Boris Johnson fights to stay as British prime minister as his party's support unravels
LONDON — A defiant British Prime Minister Boris Johnson battled to stay in power Wednesday after the resignation of two top ministers and a slew of more junior officials, who said they could no longer serve under his scandal-tarred leadership.
Johnson is known for his uncanny ability to wiggle out of tight spots, but a series of accusations of misdeeds have pushed him to the brink, and some of his fellow Conservative lawmakers now worry that the leader renowned for his affability could be a liability in elections.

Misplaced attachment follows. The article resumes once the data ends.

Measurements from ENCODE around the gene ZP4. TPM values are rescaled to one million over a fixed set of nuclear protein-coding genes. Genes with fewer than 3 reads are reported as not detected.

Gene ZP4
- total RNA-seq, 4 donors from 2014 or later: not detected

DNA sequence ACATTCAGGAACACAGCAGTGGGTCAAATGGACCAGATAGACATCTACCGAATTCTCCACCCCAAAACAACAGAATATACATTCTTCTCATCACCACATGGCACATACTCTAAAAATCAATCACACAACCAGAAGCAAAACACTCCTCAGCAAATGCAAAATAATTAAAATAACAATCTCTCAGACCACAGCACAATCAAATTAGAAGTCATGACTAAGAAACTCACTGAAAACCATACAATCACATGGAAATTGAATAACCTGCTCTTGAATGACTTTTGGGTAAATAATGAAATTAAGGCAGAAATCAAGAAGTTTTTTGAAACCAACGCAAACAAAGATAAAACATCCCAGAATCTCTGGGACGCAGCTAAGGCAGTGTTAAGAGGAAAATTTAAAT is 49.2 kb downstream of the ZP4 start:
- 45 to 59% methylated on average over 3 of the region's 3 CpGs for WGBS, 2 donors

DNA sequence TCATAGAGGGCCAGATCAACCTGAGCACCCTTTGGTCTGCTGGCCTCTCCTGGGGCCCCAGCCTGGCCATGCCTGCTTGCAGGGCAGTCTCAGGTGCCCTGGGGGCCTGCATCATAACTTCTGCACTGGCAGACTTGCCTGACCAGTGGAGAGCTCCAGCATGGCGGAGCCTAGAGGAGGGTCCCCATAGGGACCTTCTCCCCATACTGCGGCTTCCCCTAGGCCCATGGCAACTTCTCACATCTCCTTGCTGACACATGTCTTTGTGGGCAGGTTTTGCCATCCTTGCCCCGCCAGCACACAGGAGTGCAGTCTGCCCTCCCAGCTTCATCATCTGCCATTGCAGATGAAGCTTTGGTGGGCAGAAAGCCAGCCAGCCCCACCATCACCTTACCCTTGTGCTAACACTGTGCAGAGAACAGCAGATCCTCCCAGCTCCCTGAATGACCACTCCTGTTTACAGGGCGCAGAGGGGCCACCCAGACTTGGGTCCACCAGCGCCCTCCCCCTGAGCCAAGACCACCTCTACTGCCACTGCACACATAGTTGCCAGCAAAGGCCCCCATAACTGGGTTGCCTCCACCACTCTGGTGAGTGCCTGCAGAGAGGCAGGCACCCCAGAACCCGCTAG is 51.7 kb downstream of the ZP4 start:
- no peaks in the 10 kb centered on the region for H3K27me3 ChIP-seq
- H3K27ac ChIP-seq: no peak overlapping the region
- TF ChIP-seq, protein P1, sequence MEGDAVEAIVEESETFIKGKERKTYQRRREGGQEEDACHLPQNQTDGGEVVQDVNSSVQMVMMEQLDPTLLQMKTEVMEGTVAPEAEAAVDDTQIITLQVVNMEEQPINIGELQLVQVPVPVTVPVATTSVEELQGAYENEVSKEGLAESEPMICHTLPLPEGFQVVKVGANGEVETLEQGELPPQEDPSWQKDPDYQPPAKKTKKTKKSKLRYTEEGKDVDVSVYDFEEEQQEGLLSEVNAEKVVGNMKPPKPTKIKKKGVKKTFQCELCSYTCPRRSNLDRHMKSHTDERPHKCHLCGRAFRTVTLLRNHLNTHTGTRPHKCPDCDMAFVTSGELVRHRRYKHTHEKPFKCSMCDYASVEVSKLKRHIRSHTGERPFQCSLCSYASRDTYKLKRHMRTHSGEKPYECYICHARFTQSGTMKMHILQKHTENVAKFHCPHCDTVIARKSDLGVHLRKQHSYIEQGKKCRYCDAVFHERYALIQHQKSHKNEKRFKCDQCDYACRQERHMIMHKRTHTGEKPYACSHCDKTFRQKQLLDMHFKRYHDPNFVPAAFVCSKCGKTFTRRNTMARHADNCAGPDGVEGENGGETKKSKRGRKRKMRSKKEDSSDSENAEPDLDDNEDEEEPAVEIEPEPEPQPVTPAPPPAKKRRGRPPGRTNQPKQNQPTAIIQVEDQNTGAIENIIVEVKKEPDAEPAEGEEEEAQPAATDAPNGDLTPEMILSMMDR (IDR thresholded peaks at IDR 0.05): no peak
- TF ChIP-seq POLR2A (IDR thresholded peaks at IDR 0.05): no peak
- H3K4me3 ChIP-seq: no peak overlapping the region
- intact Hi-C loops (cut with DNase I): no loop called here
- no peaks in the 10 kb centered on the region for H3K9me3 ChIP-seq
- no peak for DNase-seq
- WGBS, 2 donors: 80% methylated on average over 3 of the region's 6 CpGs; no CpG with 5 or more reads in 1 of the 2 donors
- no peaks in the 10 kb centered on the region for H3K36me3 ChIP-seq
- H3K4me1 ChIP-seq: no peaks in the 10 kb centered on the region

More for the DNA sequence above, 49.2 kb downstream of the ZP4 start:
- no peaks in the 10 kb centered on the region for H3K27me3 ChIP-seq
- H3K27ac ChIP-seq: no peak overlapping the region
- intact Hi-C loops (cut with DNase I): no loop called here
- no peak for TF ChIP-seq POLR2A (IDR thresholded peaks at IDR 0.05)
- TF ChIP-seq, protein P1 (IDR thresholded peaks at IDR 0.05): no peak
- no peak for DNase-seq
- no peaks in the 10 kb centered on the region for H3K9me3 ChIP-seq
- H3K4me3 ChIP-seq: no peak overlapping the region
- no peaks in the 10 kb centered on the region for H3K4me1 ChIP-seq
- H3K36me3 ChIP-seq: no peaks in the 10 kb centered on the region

Many are also are concerned about the ability of a weakened Johnson, who only narrowly survived a no-confidence vote last month, to govern at a time of increasing economic and social strain.
At the weekly Prime Minister's Questions session in Parliament on Wednesday, members of the opposition Labour Party shouted "Go! Go!''
Then, more damningly, members of his own Conservative Party challenged the leader. Lawmaker Tim Loughton was the first to ask whether there was anything that might prompt him to resign.
"Frankly the job of the prime minister in difficult circumstances, when he's been given a colossal mandate, is to keep going,'' Johnson replied.
His fellow Conservatives listened quietly, offering little support.
The grilling was the first of two challenges Wednesday for the leader. He must still get through a long-scheduled interrogation by a committee of senior lawmakers later in the day.